Santa Cruz Good Times

Friday
Feb 12th
Text size
  • Increase font size
  • Default font size
  • Decrease font size

Full Exposure

ae_MontyThe curtain rises for ‘The Full Monty’
The musical “The Full Monty,”  based on the Academy Award nominated film of the same name, lights up Cabrillo Stage at Crocker Theater June 23 through July 17. The show brings to the stage what will most likely be one of the more sexy, comedic musicals of the summer.
“The Full Monty” tells the story of six unemployed steelworkers who are down on their luck trying to get a job in the impoverished town of Buffalo, New York. After they notice how excited their wives are for a Chippendale show down the street, the friends decide that they could get some money by putting on their own show, maybe even a better one at that.
As equity actor Kyle Payne, who plays Jerry Lukowski and whose real-life wife plays his character's divorced wife in the show, points out very seriously, “It’s pretty funny.” The show finds its comedic center through out-of-work men trying to reinforce their manhood. The characters in the musical not only try to find respect from each other but also from themselves. Even though this is the first time some of the actors have ever worked with each other, or even met each other, the actors’ bonding reflects that sort of bonding that happens onstage. Another equity actor Kevin High, who plays Dave Bukatinsky, admits, “Too much bromance!” High is right, you can tell by looking at the actors that they really care for each other and that ends up working to their benefit for the production.
All six of the main characters aren’t classically trained in dancing, much like the characters they play, but for them that’s what makes the show a whole lot better. Dan Housek, who plays Malcolm Macgregor, explains that because he can't dance professionally he can relate to the character much more. The end result is a sincere performance by the actors that make the musical that much more compelling and funny.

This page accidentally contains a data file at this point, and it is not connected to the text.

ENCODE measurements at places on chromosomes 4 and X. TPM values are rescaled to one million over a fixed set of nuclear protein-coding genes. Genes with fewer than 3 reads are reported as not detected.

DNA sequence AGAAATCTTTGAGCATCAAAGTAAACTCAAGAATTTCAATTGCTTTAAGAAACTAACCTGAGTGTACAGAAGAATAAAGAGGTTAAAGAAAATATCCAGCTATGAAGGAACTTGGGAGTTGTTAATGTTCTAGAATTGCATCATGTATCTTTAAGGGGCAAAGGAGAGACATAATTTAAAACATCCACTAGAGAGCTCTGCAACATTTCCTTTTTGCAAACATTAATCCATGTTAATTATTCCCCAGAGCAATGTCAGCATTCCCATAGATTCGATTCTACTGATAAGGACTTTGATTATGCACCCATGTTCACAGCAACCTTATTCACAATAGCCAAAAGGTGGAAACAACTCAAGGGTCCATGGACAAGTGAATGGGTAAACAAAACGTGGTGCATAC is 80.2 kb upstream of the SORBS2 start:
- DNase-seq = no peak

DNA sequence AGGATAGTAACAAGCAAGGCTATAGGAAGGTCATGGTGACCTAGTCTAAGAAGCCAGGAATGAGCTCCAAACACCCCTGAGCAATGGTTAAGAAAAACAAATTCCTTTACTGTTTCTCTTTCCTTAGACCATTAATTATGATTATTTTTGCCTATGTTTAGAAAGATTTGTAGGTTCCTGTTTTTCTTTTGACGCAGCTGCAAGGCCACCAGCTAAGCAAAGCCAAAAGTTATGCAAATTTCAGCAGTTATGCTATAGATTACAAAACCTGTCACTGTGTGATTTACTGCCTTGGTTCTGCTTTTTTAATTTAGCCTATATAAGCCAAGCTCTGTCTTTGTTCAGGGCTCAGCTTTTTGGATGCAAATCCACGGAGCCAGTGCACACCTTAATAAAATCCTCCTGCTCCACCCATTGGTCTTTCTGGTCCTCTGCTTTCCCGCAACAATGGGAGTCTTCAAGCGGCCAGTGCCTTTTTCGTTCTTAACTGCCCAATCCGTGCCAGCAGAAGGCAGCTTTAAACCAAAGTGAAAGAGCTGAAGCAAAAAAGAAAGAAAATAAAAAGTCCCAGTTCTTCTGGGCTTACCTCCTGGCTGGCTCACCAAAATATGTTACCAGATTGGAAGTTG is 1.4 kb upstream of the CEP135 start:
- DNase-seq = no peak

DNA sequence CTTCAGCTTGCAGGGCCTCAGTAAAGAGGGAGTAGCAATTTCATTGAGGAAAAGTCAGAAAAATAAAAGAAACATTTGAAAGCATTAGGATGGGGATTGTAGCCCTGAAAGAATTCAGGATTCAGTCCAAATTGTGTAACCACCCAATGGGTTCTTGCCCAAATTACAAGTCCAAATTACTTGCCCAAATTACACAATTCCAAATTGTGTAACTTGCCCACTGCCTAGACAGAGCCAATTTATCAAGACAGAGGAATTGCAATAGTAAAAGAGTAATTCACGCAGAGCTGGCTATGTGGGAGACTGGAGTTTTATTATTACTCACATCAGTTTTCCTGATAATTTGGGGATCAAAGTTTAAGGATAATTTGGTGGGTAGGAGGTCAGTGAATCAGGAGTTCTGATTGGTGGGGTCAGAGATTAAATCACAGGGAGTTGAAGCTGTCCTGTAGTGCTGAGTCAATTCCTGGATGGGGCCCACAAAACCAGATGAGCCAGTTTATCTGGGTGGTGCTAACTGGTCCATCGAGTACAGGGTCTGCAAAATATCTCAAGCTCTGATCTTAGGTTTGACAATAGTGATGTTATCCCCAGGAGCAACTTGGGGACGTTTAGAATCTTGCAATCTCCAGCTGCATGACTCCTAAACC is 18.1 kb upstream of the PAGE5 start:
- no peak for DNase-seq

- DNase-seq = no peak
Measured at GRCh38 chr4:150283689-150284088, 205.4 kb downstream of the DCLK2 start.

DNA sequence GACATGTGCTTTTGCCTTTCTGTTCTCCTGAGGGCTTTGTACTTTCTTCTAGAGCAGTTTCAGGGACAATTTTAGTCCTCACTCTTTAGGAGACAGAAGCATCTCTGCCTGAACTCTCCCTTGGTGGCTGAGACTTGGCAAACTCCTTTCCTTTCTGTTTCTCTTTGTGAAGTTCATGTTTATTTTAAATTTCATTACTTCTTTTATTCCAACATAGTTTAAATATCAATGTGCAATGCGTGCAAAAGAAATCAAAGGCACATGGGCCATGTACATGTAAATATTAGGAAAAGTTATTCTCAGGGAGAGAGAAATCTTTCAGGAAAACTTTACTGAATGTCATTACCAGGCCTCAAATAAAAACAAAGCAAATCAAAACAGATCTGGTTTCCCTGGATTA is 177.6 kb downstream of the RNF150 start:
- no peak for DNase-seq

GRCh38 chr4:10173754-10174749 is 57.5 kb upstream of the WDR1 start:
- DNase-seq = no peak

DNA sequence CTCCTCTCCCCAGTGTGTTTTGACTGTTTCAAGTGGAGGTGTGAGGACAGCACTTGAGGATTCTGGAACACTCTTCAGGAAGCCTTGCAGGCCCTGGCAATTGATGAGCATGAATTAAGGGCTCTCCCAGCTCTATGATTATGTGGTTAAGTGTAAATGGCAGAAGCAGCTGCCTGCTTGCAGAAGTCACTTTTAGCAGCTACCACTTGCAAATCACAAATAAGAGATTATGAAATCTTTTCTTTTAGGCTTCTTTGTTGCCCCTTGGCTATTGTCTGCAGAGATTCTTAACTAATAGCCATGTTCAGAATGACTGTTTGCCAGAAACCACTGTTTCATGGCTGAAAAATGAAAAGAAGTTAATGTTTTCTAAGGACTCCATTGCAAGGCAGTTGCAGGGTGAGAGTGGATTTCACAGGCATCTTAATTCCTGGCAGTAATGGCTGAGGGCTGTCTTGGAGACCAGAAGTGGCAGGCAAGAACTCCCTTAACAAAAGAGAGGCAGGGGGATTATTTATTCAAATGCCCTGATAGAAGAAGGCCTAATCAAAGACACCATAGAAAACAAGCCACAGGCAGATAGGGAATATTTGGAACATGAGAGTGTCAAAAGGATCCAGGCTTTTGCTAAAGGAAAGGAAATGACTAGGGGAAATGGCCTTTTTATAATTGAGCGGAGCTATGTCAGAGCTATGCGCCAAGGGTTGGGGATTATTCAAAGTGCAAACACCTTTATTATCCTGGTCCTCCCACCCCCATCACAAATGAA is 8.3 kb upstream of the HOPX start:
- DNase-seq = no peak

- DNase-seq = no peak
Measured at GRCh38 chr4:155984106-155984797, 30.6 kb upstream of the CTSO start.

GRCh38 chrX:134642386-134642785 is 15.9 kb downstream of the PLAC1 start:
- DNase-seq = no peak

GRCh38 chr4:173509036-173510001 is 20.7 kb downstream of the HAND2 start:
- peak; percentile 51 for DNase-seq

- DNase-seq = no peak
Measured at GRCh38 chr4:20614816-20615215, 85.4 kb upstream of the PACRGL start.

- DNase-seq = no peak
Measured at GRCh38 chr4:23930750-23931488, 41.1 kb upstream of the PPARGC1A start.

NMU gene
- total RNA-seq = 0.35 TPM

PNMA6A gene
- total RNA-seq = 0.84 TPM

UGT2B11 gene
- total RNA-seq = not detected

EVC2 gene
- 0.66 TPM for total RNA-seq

A lot of the comedy also derives from its music. Director Dustin Leonard explains that the musical numbers differ from most musicals because they provide development to the story: “the music isn't just [for] decoration,” Leonard says. The numbers jump from genre to genre, from rock ’n’ roll to funk to ballads. The songs also get the most laughs from the audience, like an upbeat number about depression and suicide in one scene.
As the plot progresses, the core of the story becomes apparent: it's about the lack of respect and insecurities that most men face. Leonard comments that the success of the musical comes from the fact that anyone can connect to the characters onstage. They gain empowerment through their camaraderie and through gaining respect from their families.
Since “The Full Monty” is not really just about men but also about families who are affected by unemployment, the story is familiar for many viewers. The show offers a lighthearted perspective on the issue by placing it in a comedic situation; men turning to an embarrassing opportunity so they can support and gain respect from their families. “The Full Monty” is sincere and enjoyable at doing just that.
The musical makes small changes to some parts of the film. For example, there is the addition of a new character named Jeanette, an old Vaudeville star played by Claire Hodges. Think tough-as-nails/seen-it-all musician. She accompanies the characters during their practice. The show also strengthens the love subplot between two male characters that the movie brushes over. The female roles are reinforced in the musical, exploring not only the effect of unemployment on the men, but on the family as well.
Expect a festive outing—the Broadway show garnering nine Tony noms, including Best Musical and the “feel-good” energy should be high.